The Fatal Environment: The Myth of the Frontier in the Age of Industrialization, 1800-1890

The Fatal Environment: The Myth of the Frontier in the Age of Industrialization, 1800-1890

by Richard Slotkin
     
 

In The Fatal Environment, Richard Slotkin demonstrates how the myth of frontier expansion and subjugation of the Indians helped to justify the course of America’s rise to wealth and power. Using Custer’s Last Stand as a metaphor for what Americans feared might happen if the frontier should be closed and the "savage" element be permitted to

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Overview

In The Fatal Environment, Richard Slotkin demonstrates how the myth of frontier expansion and subjugation of the Indians helped to justify the course of America’s rise to wealth and power. Using Custer’s Last Stand as a metaphor for what Americans feared might happen if the frontier should be closed and the "savage" element be permitted to dominate the "civilized," Slotkin shows the emergence by 1890 of a myth redefined to help Americans respond to the confusion and strife of industrialization and imperial expansion.

Product Details

ISBN-13:
9780806130309
Publisher:
University of Oklahoma Press
Publication date:
04/28/1998
Edition description:
Reprint
Pages:
656
Sales rank:
962,616
Product dimensions:
6.40(w) x 9.02(h) x 1.29(d)

Meet the Author


Richard Slotkin is Olin Professor of English and Director of American Studies at Wesleyan University. He is the author of Regeneration Through Violence: The Mythology of the American Frontier, 1600-1860 and Gunfighter Nation: The Myth of Frontier in Twentieth-Century America, published by the University of Oklahoma Press.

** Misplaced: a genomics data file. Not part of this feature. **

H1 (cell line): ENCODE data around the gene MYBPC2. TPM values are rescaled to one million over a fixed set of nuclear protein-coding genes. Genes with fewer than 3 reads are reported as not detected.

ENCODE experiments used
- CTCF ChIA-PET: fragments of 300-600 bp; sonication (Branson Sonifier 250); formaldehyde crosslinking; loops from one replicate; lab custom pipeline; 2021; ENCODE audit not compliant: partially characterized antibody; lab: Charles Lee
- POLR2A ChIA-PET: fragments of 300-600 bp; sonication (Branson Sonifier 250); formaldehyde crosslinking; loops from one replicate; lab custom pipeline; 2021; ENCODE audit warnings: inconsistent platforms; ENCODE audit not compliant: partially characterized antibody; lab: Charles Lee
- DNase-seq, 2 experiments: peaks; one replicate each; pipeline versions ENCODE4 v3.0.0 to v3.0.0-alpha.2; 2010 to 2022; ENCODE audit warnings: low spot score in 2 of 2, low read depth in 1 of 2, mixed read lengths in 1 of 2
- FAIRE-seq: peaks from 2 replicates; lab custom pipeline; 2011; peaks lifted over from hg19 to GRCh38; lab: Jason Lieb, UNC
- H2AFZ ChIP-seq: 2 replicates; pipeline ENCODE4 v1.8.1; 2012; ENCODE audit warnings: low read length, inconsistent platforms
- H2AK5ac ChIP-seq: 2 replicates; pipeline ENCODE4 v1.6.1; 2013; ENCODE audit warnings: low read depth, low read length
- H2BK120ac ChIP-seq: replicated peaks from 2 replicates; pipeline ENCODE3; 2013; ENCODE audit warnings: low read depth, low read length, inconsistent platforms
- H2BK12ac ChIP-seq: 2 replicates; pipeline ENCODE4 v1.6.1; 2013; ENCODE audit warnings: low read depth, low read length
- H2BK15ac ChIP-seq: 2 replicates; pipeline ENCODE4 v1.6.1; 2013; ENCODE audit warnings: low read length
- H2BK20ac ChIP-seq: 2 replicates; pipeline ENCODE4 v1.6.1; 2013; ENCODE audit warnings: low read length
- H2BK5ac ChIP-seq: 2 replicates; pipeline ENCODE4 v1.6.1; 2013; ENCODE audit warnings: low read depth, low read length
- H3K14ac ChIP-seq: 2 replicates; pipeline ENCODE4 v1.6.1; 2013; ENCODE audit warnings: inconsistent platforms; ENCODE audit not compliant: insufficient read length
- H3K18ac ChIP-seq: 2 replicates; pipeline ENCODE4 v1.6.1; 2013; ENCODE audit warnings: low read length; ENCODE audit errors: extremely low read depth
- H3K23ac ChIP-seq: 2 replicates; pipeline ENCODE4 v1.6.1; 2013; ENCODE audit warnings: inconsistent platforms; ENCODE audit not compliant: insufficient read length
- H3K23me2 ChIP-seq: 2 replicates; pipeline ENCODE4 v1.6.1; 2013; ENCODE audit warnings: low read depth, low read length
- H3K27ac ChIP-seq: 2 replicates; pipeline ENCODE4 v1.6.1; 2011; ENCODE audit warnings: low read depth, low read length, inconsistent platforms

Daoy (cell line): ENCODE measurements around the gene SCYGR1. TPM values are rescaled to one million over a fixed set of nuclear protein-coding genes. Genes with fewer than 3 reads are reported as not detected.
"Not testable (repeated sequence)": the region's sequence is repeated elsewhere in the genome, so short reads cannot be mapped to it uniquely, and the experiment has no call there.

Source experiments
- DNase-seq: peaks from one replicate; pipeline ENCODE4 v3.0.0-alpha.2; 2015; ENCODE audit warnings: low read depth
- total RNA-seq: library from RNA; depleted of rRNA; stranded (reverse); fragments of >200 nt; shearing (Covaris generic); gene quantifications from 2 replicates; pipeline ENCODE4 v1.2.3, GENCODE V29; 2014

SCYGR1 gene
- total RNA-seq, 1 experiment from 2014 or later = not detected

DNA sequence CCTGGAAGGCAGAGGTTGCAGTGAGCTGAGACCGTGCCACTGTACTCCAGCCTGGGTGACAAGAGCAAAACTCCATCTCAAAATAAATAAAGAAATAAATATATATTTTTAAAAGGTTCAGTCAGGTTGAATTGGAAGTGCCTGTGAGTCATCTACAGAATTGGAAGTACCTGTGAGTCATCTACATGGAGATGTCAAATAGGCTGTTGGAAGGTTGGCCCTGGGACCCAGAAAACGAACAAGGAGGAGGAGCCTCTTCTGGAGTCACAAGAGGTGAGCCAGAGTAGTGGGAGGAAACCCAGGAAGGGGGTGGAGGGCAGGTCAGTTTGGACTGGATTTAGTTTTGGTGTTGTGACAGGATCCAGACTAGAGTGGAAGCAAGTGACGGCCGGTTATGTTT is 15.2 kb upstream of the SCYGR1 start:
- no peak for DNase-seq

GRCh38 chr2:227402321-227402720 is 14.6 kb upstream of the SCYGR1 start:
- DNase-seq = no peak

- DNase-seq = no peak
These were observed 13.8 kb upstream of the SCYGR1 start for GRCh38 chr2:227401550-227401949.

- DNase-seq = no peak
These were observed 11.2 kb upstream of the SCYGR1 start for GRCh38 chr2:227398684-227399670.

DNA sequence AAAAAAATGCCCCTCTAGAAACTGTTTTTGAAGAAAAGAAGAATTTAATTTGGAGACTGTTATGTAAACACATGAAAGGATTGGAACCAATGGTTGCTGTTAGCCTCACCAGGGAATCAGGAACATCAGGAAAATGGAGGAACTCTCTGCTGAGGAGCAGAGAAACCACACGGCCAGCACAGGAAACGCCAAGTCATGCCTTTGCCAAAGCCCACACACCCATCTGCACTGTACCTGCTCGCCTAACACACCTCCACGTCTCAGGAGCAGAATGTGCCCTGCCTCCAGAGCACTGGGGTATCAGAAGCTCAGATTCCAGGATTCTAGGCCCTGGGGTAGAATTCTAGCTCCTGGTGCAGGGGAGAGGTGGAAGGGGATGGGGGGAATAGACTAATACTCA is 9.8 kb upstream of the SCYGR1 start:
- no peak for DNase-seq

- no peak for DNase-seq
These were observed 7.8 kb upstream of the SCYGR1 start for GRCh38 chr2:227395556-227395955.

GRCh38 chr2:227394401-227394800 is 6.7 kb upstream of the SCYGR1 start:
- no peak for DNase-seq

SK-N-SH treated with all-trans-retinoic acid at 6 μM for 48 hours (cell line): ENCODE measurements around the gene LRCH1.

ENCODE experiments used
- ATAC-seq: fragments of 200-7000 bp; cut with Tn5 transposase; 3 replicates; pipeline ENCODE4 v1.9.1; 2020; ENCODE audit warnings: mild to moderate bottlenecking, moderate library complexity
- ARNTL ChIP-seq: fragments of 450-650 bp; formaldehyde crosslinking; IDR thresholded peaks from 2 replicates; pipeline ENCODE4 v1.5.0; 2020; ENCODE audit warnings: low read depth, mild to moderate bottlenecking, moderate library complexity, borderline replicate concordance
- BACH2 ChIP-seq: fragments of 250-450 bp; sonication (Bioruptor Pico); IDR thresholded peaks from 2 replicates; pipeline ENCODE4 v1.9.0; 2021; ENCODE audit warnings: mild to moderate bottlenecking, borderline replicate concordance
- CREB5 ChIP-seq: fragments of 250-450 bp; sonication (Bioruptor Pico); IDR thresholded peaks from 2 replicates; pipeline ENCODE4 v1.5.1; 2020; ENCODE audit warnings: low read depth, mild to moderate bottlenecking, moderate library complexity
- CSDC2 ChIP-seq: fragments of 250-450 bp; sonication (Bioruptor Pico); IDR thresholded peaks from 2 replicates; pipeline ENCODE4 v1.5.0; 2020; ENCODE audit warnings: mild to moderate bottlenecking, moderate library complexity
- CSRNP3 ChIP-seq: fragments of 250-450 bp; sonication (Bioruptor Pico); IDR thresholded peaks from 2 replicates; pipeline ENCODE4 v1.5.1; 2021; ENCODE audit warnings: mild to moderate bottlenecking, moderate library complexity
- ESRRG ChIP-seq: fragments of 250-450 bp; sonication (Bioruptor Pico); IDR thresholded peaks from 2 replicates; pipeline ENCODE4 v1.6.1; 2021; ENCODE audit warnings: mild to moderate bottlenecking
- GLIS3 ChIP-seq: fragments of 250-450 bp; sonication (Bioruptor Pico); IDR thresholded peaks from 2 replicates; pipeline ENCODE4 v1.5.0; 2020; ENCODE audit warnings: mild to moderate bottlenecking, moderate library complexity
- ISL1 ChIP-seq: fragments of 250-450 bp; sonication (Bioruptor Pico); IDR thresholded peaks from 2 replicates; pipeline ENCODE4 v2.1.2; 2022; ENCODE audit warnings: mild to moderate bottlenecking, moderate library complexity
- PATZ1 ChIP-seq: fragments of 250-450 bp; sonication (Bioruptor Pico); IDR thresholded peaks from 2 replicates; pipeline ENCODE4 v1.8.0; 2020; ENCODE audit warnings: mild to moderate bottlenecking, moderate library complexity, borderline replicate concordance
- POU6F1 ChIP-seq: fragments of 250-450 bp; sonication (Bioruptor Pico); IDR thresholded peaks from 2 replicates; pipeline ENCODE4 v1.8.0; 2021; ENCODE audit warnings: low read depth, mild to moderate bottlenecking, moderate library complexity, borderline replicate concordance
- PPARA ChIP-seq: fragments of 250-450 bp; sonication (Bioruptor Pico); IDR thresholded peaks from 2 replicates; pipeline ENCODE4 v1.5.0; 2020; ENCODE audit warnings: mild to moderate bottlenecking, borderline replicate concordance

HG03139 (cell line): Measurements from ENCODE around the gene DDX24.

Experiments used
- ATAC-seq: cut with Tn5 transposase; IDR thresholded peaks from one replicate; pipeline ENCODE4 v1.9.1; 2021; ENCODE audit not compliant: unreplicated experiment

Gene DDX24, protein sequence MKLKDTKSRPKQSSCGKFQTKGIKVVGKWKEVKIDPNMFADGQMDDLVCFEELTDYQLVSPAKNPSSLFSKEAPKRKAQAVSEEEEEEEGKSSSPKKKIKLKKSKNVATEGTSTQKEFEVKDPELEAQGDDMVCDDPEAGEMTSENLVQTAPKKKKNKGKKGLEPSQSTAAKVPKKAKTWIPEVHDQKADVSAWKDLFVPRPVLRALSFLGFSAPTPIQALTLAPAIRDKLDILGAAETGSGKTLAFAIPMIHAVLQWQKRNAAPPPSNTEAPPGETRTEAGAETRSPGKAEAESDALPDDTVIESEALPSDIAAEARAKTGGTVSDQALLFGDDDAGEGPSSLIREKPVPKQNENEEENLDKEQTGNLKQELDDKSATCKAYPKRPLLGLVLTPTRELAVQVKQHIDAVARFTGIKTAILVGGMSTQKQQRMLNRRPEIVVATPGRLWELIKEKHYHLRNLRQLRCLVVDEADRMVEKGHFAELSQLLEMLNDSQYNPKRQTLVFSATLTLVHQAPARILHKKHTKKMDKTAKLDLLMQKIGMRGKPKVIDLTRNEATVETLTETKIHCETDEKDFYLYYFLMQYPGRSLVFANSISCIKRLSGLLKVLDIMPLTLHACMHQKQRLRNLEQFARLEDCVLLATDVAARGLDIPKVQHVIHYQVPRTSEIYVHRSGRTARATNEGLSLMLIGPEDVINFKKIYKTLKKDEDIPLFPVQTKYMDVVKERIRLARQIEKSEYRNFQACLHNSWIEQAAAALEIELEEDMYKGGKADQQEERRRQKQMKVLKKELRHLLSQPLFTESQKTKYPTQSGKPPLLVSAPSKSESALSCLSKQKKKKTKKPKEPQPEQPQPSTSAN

Table of Contents

Preface to the Paperhack Edition
Pt. IMyth Is the Language of Historical Memory1
Ch. 1Exposition: The Frontier as Myth and Ideology3
Ch. 2Myth and Historical Memory13
Ch. 3The Frontier Myth as a Theory of Development33
Pt. IIThe Language of the Frontier Myth49
Ch. 4Regeneration Through Violence: History as an Indian War, 1675-182051
Ch. 5Ideology and Fiction: The Role of Cooper81
Pt. IIIMetropolis vs. Frontier107
Ch. 6The Backwash of a Closing Frontier: Industrialization and the Hiatus of Expansion, 1820-1845109
Ch. 7Utopia/Dystopia: Plantation, Factory, and City, 1820-1845138
Pt. IVMyth of a New Frontier: Renewal and Breakdown, 1845-1850159
Ch. 8A Choice of Frontiers: Texas, Mexico, and the Far West, 1835-1850161
Ch. 9The Myth That Wasn't: Literary Responses to the Mexican War, 1847-1850191
Pt. VThe Railroad Frontier, 1850-1860209
Ch. 10Prophecy of the Iron Horse211
Ch. 11The Ideology of Race Conflict, 1848-1858227
Ch. 12The Inversion of the Frontier Hero: William Walker and John Brown, 1855-1860242
Pt. VIToward the Last Frontier, 1860-1876279
Ch. 13Regimentation and Reconstruction: The Emergence of a Managerial Ideology, 1860-1873281
Ch. 14The Reconstruction of Class and Racial Symbolism, 1865-1876301
Ch. 15The New El Dorado, 1874325
Pt. VIIThe Boy General, 1839-1876371
Ch. 16West Point, Wall Street, and the Wild West, 1839-1868373
Ch. 17The Boy General Returns; or, Custer's Revenge, 1868-1876398
Pt. VIIIThe Last Stand as Ideological Object, 1876-1890433
Ch. 18To the Last Man: Assembling the Last Stand Myth, 1876435
Ch. 19The Indian War Comes Home: The Great Strike of 1877477
Ch. 20Morgan's Last Stand: Literary Mythology and the Specter of Revolution, 1876-1890499
Notes533
Bibliography597
Index619

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